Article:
The Power of Vacation
by Rosalind Kaplan, MD
My husband and I just returned from a vacation. This one was out of the country, for the first time since the pandemic started, but like most of our vacations, it involved a lot of time in nature, being active and marveling at the incredible world that we live in.
Yes, this world is having a lot of problems-- global warming, war, poverty, loss of liberty. No question there, and I am not about to make light of any of them, or tell anyone to just ignore the peril that the human race is in.
However, when we pay attention to the problems without reminding ourself of how wondrous life, the world, and yes, even humans can be, it is very easy to slip into a state of despair. For doctors, I think this can happen very easily, as not only do we get the same constant barrage of bad news as everyone else, but we see all the suffering of disease and injury every day as well. (We can argue whether or not nature is responsible for that suffering; I think it's a pretty even mix of nature and human forces. Let's be realistic: nature intends for animals to be born and live and then die, and suffering is part of that equation. We can't change that, but we could change the way we people react to each others' suffering). Okay, that was a digression but what I'm trying to say is that the fact of our existence, the existence of other creatures and trees and mountains and ocean and sand is nothing short of amazing, and I know that I forget that way too often.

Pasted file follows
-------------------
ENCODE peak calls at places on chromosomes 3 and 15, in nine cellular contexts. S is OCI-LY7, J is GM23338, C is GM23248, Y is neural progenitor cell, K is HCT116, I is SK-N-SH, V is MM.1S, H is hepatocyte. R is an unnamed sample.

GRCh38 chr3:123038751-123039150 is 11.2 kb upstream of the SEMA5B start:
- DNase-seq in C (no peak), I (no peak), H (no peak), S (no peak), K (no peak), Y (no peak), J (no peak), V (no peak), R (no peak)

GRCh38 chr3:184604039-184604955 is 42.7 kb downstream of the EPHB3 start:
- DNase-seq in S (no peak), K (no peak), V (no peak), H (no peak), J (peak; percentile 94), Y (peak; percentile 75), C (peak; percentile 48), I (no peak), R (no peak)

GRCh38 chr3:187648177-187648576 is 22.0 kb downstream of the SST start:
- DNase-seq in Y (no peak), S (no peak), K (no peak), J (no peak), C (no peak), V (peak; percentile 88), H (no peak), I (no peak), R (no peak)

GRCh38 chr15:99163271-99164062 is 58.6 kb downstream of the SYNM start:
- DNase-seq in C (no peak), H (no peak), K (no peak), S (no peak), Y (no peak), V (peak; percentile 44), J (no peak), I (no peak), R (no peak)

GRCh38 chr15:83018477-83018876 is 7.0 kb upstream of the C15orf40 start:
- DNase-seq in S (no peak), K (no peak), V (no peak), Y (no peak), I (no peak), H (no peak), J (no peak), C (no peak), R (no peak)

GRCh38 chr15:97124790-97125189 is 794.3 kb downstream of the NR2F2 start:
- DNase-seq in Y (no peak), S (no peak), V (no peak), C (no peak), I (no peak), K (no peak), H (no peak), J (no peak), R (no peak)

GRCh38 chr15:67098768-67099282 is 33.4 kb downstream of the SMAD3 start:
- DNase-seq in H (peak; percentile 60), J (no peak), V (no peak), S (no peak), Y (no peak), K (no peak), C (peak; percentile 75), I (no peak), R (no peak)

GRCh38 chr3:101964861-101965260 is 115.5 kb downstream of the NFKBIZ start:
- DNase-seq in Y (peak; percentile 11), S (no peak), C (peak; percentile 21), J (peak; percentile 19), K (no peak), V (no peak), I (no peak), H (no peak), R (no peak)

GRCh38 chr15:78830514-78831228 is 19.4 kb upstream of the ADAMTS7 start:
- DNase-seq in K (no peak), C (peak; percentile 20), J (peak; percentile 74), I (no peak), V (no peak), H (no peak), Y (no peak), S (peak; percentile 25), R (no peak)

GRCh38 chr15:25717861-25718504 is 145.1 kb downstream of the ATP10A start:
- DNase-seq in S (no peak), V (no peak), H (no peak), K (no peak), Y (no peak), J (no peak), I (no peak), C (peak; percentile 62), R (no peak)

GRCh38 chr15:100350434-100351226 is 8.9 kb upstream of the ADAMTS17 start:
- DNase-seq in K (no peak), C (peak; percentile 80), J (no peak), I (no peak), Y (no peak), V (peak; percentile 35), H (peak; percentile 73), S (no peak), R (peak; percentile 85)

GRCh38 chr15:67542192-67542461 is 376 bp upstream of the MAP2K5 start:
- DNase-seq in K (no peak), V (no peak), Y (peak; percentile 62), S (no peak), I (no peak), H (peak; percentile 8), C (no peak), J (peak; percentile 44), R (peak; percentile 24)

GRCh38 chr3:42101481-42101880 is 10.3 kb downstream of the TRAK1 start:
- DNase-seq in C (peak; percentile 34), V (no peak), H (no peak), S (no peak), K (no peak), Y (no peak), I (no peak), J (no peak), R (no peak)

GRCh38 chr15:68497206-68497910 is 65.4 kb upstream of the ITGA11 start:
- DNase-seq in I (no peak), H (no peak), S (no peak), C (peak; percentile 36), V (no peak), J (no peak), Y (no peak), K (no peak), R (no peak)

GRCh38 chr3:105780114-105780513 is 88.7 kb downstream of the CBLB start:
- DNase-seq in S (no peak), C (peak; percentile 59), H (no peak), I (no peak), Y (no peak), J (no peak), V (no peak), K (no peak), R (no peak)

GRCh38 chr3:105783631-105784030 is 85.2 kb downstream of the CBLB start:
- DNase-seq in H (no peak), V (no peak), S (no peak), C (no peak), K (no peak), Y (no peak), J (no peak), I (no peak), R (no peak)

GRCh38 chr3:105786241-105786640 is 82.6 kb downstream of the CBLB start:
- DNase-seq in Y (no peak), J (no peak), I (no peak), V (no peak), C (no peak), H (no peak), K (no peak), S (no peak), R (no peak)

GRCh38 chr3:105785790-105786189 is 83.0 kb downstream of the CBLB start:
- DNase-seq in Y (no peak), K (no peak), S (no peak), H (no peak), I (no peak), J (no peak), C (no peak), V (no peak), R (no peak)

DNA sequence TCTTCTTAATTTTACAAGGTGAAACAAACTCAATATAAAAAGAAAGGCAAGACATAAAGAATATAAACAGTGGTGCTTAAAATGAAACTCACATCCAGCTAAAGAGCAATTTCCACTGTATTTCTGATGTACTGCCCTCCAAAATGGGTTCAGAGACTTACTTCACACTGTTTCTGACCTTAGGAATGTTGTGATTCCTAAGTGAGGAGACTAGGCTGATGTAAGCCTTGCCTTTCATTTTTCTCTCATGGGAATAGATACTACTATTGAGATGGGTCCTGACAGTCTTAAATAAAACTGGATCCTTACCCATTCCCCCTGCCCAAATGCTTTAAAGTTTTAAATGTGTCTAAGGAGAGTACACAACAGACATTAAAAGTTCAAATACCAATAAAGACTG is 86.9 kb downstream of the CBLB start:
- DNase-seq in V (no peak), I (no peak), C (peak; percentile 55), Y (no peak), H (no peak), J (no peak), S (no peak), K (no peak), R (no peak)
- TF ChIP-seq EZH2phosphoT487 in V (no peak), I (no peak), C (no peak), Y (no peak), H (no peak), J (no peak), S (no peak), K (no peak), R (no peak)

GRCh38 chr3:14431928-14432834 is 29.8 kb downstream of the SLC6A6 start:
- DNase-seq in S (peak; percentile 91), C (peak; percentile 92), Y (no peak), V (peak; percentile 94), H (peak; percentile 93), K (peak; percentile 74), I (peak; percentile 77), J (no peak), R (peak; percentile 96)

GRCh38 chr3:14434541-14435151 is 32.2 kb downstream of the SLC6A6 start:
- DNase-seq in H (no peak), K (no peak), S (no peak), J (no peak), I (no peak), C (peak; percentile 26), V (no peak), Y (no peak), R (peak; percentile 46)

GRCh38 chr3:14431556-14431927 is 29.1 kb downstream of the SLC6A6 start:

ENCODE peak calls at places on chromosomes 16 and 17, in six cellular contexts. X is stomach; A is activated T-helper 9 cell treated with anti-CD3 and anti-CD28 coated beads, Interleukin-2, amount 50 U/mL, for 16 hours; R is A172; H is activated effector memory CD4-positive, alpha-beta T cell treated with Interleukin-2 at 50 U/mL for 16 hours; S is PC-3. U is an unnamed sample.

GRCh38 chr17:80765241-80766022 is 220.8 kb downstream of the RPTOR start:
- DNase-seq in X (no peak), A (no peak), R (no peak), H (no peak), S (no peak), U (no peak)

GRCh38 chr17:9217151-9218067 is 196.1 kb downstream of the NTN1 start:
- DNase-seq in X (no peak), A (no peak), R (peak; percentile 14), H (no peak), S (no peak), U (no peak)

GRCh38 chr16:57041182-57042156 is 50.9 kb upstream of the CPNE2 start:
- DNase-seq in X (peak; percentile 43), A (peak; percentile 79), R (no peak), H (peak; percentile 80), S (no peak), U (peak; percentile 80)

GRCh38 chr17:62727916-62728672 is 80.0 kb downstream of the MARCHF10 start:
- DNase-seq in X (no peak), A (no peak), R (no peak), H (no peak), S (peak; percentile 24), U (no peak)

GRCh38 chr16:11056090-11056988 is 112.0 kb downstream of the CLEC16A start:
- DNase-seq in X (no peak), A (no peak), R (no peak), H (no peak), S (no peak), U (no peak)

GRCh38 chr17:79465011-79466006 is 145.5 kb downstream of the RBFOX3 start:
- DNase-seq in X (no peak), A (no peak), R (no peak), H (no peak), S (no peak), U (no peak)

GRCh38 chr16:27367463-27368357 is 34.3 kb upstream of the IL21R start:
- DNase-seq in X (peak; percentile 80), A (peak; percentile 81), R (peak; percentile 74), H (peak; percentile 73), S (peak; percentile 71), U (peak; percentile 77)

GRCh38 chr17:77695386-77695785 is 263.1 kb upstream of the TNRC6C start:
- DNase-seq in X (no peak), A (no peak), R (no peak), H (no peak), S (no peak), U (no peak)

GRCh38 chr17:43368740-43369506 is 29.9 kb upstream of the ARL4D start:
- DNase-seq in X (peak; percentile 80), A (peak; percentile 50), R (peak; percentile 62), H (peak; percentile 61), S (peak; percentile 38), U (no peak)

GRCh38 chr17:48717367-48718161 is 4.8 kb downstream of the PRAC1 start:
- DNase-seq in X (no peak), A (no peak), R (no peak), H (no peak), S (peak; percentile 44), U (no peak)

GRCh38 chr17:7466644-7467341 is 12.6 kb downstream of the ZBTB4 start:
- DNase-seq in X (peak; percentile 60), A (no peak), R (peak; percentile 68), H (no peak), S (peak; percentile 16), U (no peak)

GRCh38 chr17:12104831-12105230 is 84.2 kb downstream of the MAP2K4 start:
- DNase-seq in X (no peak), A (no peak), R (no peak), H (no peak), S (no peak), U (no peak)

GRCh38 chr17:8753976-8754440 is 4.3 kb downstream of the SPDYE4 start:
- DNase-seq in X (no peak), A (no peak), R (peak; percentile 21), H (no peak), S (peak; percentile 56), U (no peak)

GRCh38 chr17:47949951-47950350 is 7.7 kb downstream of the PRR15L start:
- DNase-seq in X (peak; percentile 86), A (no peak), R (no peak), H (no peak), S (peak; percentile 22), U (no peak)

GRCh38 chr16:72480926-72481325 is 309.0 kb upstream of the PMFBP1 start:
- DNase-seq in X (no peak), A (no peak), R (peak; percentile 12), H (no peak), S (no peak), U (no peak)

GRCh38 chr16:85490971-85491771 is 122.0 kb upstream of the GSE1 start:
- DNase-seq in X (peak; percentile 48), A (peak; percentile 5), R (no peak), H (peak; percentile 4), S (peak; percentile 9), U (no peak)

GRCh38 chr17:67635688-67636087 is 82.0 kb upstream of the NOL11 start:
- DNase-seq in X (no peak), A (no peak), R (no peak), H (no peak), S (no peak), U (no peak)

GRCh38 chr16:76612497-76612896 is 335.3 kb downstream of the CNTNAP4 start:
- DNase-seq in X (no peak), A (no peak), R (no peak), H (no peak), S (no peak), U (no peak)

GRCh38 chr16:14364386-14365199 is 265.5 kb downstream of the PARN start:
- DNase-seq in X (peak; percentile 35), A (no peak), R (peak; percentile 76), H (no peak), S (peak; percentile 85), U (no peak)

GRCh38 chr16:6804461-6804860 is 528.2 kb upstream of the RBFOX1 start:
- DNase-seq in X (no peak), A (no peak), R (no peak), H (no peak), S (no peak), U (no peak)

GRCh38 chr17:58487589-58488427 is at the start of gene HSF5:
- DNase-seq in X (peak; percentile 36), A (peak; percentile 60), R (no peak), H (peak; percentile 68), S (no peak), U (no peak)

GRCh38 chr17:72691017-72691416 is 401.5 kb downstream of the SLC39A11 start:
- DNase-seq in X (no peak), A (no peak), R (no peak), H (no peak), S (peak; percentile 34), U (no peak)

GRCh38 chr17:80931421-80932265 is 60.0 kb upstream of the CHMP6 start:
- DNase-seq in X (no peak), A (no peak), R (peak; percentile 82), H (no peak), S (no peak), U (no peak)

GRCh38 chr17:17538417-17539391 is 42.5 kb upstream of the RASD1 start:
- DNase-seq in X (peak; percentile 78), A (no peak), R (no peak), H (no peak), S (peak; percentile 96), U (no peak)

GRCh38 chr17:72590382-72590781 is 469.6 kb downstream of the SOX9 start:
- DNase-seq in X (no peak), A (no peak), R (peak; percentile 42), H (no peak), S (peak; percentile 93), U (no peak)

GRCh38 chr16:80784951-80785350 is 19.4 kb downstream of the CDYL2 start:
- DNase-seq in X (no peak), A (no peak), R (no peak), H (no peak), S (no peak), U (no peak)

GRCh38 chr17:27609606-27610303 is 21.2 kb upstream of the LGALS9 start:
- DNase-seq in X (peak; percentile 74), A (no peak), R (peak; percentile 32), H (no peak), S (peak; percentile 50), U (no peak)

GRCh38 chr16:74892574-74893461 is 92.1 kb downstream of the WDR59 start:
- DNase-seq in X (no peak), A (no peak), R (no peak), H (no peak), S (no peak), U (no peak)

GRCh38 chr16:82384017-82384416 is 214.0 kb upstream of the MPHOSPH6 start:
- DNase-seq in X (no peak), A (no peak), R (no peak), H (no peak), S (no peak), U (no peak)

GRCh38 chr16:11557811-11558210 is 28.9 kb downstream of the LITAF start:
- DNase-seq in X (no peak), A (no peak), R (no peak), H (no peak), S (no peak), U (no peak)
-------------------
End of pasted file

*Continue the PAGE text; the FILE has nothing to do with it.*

We went to Iceland, an island nation of active volcanoes, geothermal energy, glaciers, Viking descendants and an amazingly well-preserved Icelandic language. We spent most of our time hiking, but we also checked out the gorgeous Icelandic horses, rafted on some ice-cold water, and sampled the cuisine. We listened to an Icelandic folk singer and of course, explored the city of Reykjavik a bit. In doing all this--viewing the massive waterfalls, the rock faces and gorges, walking in the place that two tectonic plates meet, getting close to a massive glacier juxtaposed with burning hot geothermal springs--I felt nothing short of awe. Whether one believes in a higher power or not, it is all miraculous.
I was too busy to look at my newsfeed much, though I was aware of the catastrophes going on at home, like the overturning of Roe v. Wade. I certainly didn't isolate myself from the strife.
It was Friday, June 24th, early afternoon in Iceland when SCOTUS announced the terrible decree, and I was sitting in a cafe in Reykjavik. I felt flattened, like I'd been hit by a bus, even though I had expected it to happen.
What gave me some solace, at the time, was to talk to people in Reykjavik. In the cafe, in shops, even the passport checkpoint agent at the airport, told me they were sad for the US, and were standing in solidarity with all the women in the US, who now have less civil liberties than women in Iceland, and in almost all of Europe. That matters, because it makes it harder to be gaslighted here in the US.
Despite Roe, I returned to the US on the 25th feeling generally refreshed and more optimistic that the world is not ending yet. The world is an amazing place, full of amazing people. We have so much work to do, but it's not hopeless. When I went to work on Monday, I had more energy for my patients and was able to be more compassionate. So vacation was good for doctoring. Clinicians, as a group, are not good at taking vacations; they tend not to take all their time off because of responsibilities, but in reality, this isn't benefiting doctors or patients.
I don't think you have to go to Iceland to feel the awe. I needed a jolt, apparently, to get out of a negative mindset, but I'm pretty sure I could have found it in lots of places, if I'd only looked. Vacation, the time and space to look around, to get a fresh perspective, is what gave rise to the jolt.
Take your vacation. All of it. Don't take work with you. Go outside. See the world. Talk to people. It's powerful.